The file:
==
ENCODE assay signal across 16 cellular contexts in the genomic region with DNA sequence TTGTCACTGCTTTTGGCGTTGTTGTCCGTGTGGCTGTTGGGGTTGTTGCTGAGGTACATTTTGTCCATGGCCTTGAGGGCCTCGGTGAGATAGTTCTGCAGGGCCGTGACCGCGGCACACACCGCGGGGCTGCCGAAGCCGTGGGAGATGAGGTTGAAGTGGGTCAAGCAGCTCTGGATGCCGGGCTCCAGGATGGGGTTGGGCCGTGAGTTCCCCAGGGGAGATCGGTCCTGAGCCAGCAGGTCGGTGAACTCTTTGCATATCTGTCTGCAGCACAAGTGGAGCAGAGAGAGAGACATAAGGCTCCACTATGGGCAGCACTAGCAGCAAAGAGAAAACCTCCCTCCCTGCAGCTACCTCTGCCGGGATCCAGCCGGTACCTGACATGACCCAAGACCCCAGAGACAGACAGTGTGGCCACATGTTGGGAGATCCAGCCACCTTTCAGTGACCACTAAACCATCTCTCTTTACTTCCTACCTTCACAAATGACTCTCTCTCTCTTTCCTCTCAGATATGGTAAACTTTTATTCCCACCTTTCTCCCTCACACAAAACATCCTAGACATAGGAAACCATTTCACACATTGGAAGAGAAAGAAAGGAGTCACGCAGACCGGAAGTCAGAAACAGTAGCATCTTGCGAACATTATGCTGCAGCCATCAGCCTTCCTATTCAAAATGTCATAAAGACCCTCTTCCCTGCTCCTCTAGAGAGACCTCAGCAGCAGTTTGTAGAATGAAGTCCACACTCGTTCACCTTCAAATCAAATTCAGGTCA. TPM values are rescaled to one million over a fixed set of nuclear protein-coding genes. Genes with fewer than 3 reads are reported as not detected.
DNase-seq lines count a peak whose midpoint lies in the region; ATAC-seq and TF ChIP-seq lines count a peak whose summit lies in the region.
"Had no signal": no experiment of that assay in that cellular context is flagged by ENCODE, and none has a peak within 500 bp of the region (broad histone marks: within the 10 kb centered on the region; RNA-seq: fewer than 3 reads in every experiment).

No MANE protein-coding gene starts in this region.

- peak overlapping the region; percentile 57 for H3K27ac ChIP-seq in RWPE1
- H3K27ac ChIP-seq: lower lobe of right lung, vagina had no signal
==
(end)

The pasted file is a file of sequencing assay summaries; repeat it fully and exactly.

ENCODE assay signal across 16 cellular contexts in the genomic region with DNA sequence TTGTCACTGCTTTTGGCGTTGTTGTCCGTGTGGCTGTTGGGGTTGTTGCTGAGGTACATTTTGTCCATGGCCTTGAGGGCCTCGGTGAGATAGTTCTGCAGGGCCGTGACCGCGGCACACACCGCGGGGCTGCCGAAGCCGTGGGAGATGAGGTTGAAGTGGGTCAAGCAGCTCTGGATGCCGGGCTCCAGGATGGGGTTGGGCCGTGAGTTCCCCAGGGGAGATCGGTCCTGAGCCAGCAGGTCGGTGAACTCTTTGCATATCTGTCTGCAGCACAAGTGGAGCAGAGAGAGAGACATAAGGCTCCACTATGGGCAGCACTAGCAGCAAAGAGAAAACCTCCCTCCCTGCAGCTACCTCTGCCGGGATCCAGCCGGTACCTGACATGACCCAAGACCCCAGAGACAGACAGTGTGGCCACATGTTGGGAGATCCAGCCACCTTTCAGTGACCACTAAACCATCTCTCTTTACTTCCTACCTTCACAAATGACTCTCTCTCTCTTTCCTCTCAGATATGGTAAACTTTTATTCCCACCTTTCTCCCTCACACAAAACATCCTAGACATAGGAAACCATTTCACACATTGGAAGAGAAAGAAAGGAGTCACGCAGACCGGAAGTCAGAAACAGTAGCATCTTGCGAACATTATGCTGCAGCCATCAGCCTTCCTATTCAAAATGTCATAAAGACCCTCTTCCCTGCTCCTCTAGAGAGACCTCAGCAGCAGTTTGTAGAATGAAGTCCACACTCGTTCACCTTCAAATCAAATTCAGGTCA. TPM values are rescaled to one million over a fixed set of nuclear protein-coding genes. Genes with fewer than 3 reads are reported as not detected.
DNase-seq lines count a peak whose midpoint lies in the region; ATAC-seq and TF ChIP-seq lines count a peak whose summit lies in the region.
"Had no signal": no experiment of that assay in that cellular context is flagged by ENCODE, and none has a peak within 500 bp of the region (broad histone marks: within the 10 kb centered on the region; RNA-seq: fewer than 3 reads in every experiment).

No MANE protein-coding gene starts in this region.

- peak overlapping the region; percentile 57 for H3K27ac ChIP-seq in RWPE1
- H3K27ac ChIP-seq: lower lobe of right lung, vagina had no signal